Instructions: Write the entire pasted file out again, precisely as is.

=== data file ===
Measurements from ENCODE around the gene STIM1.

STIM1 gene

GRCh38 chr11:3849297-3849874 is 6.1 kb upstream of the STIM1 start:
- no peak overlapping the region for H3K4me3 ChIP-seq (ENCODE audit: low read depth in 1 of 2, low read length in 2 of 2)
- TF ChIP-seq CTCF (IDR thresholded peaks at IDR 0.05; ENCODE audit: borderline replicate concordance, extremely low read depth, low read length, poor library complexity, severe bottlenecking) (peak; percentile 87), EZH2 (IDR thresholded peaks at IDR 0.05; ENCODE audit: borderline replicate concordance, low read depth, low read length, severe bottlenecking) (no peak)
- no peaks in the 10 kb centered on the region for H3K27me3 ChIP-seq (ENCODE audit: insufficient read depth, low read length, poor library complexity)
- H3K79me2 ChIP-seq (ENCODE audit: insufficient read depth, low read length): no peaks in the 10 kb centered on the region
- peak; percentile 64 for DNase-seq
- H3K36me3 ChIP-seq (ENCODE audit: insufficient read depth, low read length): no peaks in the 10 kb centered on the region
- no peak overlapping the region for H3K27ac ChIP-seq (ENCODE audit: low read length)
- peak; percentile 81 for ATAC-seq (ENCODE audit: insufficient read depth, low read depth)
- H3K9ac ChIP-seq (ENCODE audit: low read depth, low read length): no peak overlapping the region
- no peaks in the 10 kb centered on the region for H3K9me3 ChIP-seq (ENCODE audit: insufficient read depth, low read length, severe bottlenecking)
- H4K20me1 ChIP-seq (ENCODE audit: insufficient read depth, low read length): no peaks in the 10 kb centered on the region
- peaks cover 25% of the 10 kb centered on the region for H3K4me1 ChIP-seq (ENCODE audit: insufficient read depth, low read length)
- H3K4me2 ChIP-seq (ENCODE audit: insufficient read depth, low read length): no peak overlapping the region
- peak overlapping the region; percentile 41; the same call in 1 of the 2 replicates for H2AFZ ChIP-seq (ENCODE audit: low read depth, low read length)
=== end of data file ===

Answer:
Measurements from ENCODE around the gene STIM1.

STIM1 gene

GRCh38 chr11:3849297-3849874 is 6.1 kb upstream of the STIM1 start:
- no peak overlapping the region for H3K4me3 ChIP-seq (ENCODE audit: low read depth in 1 of 2, low read length in 2 of 2)
- TF ChIP-seq CTCF (IDR thresholded peaks at IDR 0.05; ENCODE audit: borderline replicate concordance, extremely low read depth, low read length, poor library complexity, severe bottlenecking) (peak; percentile 87), EZH2 (IDR thresholded peaks at IDR 0.05; ENCODE audit: borderline replicate concordance, low read depth, low read length, severe bottlenecking) (no peak)
- no peaks in the 10 kb centered on the region for H3K27me3 ChIP-seq (ENCODE audit: insufficient read depth, low read length, poor library complexity)
- H3K79me2 ChIP-seq (ENCODE audit: insufficient read depth, low read length): no peaks in the 10 kb centered on the region
- peak; percentile 64 for DNase-seq
- H3K36me3 ChIP-seq (ENCODE audit: insufficient read depth, low read length): no peaks in the 10 kb centered on the region
- no peak overlapping the region for H3K27ac ChIP-seq (ENCODE audit: low read length)
- peak; percentile 81 for ATAC-seq (ENCODE audit: insufficient read depth, low read depth)
- H3K9ac ChIP-seq (ENCODE audit: low read depth, low read length): no peak overlapping the region
- no peaks in the 10 kb centered on the region for H3K9me3 ChIP-seq (ENCODE audit: insufficient read depth, low read length, severe bottlenecking)
- H4K20me1 ChIP-seq (ENCODE audit: insufficient read depth, low read length): no peaks in the 10 kb centered on the region
- peaks cover 25% of the 10 kb centered on the region for H3K4me1 ChIP-seq (ENCODE audit: insufficient read depth, low read length)
- H3K4me2 ChIP-seq (ENCODE audit: insufficient read depth, low read length): no peak overlapping the region
- peak overlapping the region; percentile 41; the same call in 1 of the 2 replicates for H2AFZ ChIP-seq (ENCODE audit: low read depth, low read length)